The Abilene paradox in front-end decision-making on projects
The Abilene paradox refers to a situation in which a group of people make a collective decision that is counter to the preferences or interests of everyone in the group. The paradox was first described by Jerry Harvey, via a story that is summarised nicely in the Wikipedia article on the topic. I reproduce the story verbatim below:
On a hot afternoon in Coleman, Texas, the family is comfortably playing dominoes on a porch, until the father-in-law suggests that they take a trip to Abilene [53 miles north] for dinner. The wife says, “Sounds like a great idea.” The husband, despite having reservations because the drive is long and hot, thinks that his preferences must be out-of-step with the group and says, “Sounds good to me. I just hope your mother wants to go.” The mother-in-law then says, “Of course I want to go. I haven’t been to Abilene in a long time.”
The drive is hot, dusty, and long. When they arrive at the cafeteria, the food is as bad as the drive. They arrive back home four hours later, exhausted.
One of them dishonestly says, “It was a great trip, wasn’t it?” The mother-in-law says that, actually, she would rather have stayed home, but went along since the other three were so enthusiastic. The husband says, “I wasn’t delighted to be doing what we were doing. I only went to satisfy the rest of you.” The wife says, “I just went along to keep you happy. I would have had to be crazy to want to go out in the heat like that.” The father-in-law then says that he only suggested it because he thought the others might be bored.
The group sits back, perplexed that they together decided to take a trip which none of them wanted. They each would have preferred to sit comfortably, but did not admit to it when they still had time to enjoy the afternoon.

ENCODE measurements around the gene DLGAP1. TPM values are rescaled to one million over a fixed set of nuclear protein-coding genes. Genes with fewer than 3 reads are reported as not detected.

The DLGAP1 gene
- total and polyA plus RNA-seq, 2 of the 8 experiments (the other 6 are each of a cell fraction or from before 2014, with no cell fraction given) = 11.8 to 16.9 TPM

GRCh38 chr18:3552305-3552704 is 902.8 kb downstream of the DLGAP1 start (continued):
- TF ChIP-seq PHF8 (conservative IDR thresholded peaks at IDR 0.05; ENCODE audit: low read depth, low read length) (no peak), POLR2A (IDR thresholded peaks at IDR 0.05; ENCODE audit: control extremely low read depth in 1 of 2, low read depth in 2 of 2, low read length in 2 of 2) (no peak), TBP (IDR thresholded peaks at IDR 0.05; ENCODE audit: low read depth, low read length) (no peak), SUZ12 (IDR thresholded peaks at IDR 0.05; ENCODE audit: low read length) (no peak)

Harvey contends that variants of this story play out over and over again in corporate environments. As he states in this paper, organizations frequently take actions in contradiction to what they really want to do and therefore defeat the very purposes they are trying to achieve.
The Abilene paradox is essentially a consequence of the failure to achieve a shared understanding of a problem before deciding on a solution. A case in point is Nokia’s ill-judged restructuring circa 2003, initiated in response to the rapidly changing mobile phone market.
Prior to the restructure, Nokia was a product-oriented company that focused on developing one or two new phone models per year. Then, as quoted by an employee in an article published in Helsingin Sanomat (A Finnish daily), Nokia management deemed that: “Two new models a year was no longer enough, but there was a perceived need to bring out as many as 40 or 50 models a year… An utterly terrifying number.” Company management knew that it would be impossible to churn out so many models under the old, product-focused structure. So they decided to reorganise the company into different divisions comprising of teams dedicated to creating standard components (such as cameras), the idea being that standard components could be mixed-and-matched into several “new” phone models every year .
The restructuring and its consequences are described in this article as follows:
[The] re-organisation split Nokia’s all-conquering mobile phones division into three units. The architect was Jorma Ollila, Nokia’s most successful ever CEO, and a popular figure – who steered the company from crisis in 1992 to market leadership in mobile phones – and who as chairman oversaw the ousting of Olli-Pekka Kallasvuo this year [i.e 2010].